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Thursday, 5 February 2009
Page: 429

Senator BOB BROWN (Leader of the Australian Greens) (12:49 PM) —The nation faces the consequences of an extraordinary meltdown of the global economic wellbeing that has emanated from a mismanagement of the trust of people by the corporate sector based in New York and the inevitable catch-up from the spending of assets that simply could not be backed. This is not unforecast. JK Galbraith, for one—I read his book in 1995—forecast an inevitable bust because of the boom that could not be sustained, could not be justified, that even then had appeared in Western economies and was being led by the biggest finance houses on Wall Street. However, this neoliberal and rampant capitalism, based from the Reagan years on the diminution of government—government, get out of the way—now has to be fixed by government.

We are in democracies where it is the role of government ultimately to be the defender of the public good. The Prime Minister is late to this. In his recent essay—I have not read it yet—I think he has done a 180-degree turn from being a conservative economist to now saying that he understands that the role of government is to defend the public good and to work on behalf of all components of the electorate, not just the big business houses. That will take a transformation in thinking by both of the big parties in this parliament, a transformation which is contrary to their practice certainly for the last decade and more that I have been here and for years extending back beyond that. We Greens have a different approach to economic management, one which is much more responsible and which says we certainly should live within the means that there are to support ongoing economic prosperity not just at the given time but into the future.

Australia is the richest country in the world per capita in resources but has had its share of mismanagement. I watched in this place over the last years, particularly during the Howard years, as a massive amount of public money that should have gone into the public sector was poured into the private sector. As a result, we have a run-down education system in a country where everybody—from the poorest person to Rupert Murdoch, who at the turn of the century called for more spending—knows that education is the absolute staple of not just our economic wellbeing but also the general wellbeing of everybody. It provides fulfilment. It gives every individual person in society the opportunity to find their own creative genius. Through the application of that fulfilment they make a contribution to the rest of society.

However, if you look at the average spending on education of OECD nations, Australia has a spending shortfall of $6 billion per annum. We are at the back of the pack. I found it quite extraordinary that neglect of education became a hallmark of the Howard government at a time when we had massive assets and a massive ability to contribute to education. Not least here was the running down of public education stock. We have been left with schools which are way behind international norms in both infrastructure and the good teachers to deliver the education that we want for every child in Australia in 2009.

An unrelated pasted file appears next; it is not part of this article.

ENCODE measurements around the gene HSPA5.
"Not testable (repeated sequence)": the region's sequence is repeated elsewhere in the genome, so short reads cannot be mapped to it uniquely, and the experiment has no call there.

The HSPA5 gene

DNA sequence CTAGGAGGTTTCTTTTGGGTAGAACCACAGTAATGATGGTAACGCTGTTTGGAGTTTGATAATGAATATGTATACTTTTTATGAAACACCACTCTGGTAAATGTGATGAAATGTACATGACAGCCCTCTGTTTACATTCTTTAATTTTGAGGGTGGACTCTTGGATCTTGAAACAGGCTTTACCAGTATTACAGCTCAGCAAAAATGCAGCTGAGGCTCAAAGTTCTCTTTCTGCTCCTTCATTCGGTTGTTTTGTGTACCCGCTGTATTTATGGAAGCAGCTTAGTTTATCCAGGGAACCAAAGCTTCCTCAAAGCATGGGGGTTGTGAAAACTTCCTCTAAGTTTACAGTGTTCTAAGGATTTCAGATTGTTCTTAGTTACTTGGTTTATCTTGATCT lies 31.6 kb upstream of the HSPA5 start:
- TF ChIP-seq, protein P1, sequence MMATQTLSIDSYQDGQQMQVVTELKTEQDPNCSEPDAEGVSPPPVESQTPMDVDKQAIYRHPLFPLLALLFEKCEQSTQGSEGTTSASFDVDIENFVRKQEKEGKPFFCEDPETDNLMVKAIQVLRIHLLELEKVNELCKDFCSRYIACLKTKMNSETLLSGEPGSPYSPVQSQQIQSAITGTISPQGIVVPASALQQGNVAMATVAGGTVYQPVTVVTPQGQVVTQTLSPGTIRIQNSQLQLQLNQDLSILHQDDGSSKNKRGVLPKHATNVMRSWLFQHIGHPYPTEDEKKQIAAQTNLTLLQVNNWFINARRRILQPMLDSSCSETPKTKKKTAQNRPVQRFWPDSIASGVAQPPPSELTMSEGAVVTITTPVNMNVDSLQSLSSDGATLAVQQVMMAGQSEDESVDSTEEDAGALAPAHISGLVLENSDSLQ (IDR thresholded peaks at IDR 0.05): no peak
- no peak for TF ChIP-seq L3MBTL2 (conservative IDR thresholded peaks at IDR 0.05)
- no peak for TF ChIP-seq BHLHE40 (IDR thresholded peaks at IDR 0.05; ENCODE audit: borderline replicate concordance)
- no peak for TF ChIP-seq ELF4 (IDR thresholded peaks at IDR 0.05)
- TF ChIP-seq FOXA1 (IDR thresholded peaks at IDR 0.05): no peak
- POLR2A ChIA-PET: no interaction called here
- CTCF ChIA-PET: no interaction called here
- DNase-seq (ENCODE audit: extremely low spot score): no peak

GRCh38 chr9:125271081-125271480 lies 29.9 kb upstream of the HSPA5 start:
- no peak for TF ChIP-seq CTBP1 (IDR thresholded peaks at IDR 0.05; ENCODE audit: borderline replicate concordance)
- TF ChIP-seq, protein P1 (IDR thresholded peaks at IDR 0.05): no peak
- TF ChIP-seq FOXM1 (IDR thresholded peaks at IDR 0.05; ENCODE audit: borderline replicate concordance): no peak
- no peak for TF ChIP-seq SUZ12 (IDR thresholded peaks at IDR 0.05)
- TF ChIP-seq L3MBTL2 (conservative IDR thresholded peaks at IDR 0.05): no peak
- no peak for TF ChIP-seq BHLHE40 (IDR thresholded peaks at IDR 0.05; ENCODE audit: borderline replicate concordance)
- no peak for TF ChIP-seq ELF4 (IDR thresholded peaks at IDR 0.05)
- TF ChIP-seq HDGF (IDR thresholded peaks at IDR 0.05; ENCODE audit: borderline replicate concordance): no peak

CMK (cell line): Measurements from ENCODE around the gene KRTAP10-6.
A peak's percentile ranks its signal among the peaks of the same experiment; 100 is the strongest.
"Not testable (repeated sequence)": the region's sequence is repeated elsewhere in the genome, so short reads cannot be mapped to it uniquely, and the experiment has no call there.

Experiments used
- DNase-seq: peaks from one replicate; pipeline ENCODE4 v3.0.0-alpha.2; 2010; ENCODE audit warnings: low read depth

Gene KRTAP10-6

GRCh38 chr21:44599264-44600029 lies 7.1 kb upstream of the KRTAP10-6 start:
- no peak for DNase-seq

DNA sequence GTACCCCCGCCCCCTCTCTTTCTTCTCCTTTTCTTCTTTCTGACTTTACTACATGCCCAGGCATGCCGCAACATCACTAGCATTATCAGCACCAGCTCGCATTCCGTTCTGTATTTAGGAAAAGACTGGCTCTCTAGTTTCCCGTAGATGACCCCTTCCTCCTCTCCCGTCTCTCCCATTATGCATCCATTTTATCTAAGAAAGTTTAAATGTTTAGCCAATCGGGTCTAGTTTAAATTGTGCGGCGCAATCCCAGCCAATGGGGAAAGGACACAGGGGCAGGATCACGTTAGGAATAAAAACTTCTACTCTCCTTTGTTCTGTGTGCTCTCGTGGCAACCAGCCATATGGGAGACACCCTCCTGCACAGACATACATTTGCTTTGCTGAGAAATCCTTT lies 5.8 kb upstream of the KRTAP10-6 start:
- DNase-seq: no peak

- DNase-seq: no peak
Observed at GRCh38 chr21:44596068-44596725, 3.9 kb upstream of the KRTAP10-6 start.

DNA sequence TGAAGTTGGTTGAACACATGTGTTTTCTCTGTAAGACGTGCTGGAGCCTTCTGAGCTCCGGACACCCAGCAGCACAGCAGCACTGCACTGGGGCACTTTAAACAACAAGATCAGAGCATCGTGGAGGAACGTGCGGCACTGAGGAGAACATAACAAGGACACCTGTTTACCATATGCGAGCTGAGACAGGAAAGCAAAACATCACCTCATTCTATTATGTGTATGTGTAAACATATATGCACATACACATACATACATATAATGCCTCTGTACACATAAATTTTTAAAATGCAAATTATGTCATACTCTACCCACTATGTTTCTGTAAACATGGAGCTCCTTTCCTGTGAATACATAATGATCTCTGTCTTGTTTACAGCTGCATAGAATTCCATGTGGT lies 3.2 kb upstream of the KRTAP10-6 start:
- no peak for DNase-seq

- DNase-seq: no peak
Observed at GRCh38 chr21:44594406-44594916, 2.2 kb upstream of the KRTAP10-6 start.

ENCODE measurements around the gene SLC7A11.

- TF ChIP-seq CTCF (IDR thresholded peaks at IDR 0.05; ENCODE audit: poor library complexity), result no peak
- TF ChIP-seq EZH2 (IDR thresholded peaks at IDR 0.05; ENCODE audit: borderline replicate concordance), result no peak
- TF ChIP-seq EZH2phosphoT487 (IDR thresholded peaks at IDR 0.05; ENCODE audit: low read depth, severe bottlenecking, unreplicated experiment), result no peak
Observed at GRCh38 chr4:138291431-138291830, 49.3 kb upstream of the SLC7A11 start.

Now we are faced with this dilemma of unprecedented proportions—that is, unprecedented for those people who cannot remember back to the Great Depression of the 1930s. The Greens have a very clear difference from the big parties in our approach to the rescue of the economy from this situation—that is, short-term stimuluses are not enough. We take the long-term view. In meeting this emergency, we want to see the governments in this country and around the world looking at the long term and redirecting the economies so that we do not get ourselves into this mess again. In our communications with the government on this package and on the structuring of future economies, we want to see a very clear direction as to where they expect the economy to be not just in three years time but in 30 or 50 years time.

As far as the Greens are concerned, that means following the advice of Sir Nicholas Stern when he was here in Canberra nearly two years ago. He pointed out to the closed ears of the then Howard government—and, I suspect, the current government—that those economies which take their lead from ecological excellence will be the leading economies in the coming century. Why is that? It is because there is a greater catastrophe than this economic one which is stalking not just Australians but the whole of humanity. We are in an age of cataclysmic climate change. Sir Nicholas Stern pointed out that we should redirect one per cent of gross product into tackling climate change now, and there is no evidence of that in any of the program we have before us. In fact, the Rudd government has said that it is putting off its major legislation to deal with carbon trading until midyear, as it is a secondary matter. Sir Nicholas Stern pointed out that, if we do not urgently redirect one per cent of the global economy into fixing climate change, it will have a six to 20 per cent hit on the economies of our grandchildren. All the evidence points to us having a huge responsibility to think about not just how we fix the economy now but the direction of the economy into the future. The chamber will hear a lot more about this from my colleagues and me in the coming week.